Each device structure as device 20, consists of an HTL layer 20H vacuum-deposited or grown on or otherwise deposited onto the surface of an ITO layer 35. A top ETL layer 20T sandwiches an EL layer 20E between the former and HTL layer 20H, for example, shown in the device construction of FIG. 2A. The ETL layer 20T and other ETL layers to be described are composed of organic materials such as M(8-hydroxyquinolate)n (M=metal ion; n=2-4). Examples of other suitable organic ETL materials can be found in U.S. Pat. No. 5,294,870 to Tang et al. Formed on top of ETL layer 20T is a thin, semi-transparent low work function (preferably, <4 eV) metal layer 26M having a thickness typically less than 50 Å. Suitable candidates include Mg, Mg/Ag, and As. Deposited on the top of metal layer 26M is another transparent, thin conductive ITO layer 26I. (For convenience herein, the double layer structure of metallic layer 26M and ITO layer 26I is referred to as ITO/metal layers 26.) Each of the double heterostructure devices as 20, 21 and 22 have a bottom HTL layer formed on a transparent conductive layer of ITO 26I or 35. Next an EL layer is deposited and then another layer of ETL. Each of the HTL, ETL, ITO, metal and organic EL layers are transparent because of their composition and minimal thickness. Each HTL layer may be 50 -1000 Å thick; each EL layer may be 50 -200 Å thick; each ETL layer may be 50 -1000 Å thick; each metal layer 26M may be 50 -100 Å thick; and each ITO layer 26I and 35 may be 1000 -4000 Å thick. For optimum performance, each of the layers should preferably be kept towards the lower ends of the above ranges. Thus, each LED 20, 21 and 22 (excluding ITO/metal layers) are preferably close to 200 Å thick.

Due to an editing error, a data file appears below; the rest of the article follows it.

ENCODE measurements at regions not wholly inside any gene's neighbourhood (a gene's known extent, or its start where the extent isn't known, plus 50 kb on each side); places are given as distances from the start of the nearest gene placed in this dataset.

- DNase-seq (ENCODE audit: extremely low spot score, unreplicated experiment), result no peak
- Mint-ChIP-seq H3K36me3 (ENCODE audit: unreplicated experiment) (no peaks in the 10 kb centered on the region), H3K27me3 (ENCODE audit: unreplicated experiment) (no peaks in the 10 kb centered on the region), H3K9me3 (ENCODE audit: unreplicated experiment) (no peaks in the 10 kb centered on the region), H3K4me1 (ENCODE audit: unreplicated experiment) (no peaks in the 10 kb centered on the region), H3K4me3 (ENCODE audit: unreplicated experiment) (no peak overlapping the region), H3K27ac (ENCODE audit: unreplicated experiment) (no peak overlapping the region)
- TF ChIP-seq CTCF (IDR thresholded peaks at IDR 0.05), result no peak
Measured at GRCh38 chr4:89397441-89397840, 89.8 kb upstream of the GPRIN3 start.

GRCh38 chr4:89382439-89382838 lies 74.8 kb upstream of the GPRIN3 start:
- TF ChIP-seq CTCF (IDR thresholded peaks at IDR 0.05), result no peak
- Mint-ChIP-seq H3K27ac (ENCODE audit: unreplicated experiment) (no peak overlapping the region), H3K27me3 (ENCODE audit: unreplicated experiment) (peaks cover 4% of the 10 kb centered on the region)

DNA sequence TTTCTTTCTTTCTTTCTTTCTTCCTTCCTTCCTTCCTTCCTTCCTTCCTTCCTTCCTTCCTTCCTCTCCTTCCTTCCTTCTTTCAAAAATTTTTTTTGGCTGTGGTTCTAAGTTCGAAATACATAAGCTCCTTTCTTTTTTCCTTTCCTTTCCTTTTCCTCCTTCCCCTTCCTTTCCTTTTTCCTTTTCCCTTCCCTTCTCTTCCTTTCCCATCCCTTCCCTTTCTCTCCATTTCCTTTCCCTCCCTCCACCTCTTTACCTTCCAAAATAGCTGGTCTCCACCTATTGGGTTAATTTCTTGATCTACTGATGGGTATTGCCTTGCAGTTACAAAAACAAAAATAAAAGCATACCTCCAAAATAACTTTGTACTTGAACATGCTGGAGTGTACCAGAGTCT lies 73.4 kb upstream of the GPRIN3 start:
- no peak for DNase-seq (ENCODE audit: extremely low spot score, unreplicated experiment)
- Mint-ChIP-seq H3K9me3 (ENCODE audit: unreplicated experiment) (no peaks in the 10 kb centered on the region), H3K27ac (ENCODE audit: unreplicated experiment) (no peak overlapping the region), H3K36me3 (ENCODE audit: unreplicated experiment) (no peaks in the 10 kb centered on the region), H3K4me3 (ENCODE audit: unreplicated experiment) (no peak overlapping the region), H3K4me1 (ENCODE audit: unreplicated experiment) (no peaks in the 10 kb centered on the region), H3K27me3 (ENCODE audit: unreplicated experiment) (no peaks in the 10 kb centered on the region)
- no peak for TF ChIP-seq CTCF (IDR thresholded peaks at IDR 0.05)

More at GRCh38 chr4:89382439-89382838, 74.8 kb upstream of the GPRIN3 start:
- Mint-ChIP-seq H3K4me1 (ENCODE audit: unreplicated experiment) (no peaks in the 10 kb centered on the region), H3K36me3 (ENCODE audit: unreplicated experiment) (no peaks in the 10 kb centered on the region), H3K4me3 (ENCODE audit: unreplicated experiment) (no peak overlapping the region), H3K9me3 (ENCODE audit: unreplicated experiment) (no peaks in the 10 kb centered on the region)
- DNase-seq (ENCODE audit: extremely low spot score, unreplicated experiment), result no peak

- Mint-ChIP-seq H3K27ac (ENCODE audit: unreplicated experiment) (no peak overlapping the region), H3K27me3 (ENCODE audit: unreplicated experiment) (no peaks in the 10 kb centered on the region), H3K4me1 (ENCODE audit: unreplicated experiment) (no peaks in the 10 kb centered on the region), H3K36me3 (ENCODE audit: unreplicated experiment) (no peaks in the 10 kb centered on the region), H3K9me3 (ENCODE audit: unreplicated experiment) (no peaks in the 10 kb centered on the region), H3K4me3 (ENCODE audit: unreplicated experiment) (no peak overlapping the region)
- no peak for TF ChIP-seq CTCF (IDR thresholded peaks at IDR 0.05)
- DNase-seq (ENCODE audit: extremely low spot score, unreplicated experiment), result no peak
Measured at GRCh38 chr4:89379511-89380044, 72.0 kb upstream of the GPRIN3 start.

If SH LED devices are used for providing LED's 20, 21, 22, rather than DH LED devices, the ETL and EL layers are provided by a single layer, such as layer 13, as previously described for the SH of FIG. 1B. This layer 13 is typically Alquinolate. This is shown in FIG. 2B, where the EL layers 20E, 21E, and 22E, respectively, provide both the EL and ETL layer functions. However, an advantage of the DH LED stack of FIG. 2A, relative to a SH LED stack of FIG. 2B, is that the DH LED stack permits thinner overall construction with high efficiency.

In FIGS. 2A and 2B, even though the centers of each of the LED's are offset from one another, the total beam of light from each device is substantially coincident between LED's 20, 21 and 22. While the beams of light are coincident in the concentric configuration, the emitting or non-emitting device closer to the glass substrate will be transparent to the emitting device or devices further away from the glass substrate. However, the diodes 20, 21 and 22 need not be offset from one another and may alternatively be stacked concentrically upon each other, whereu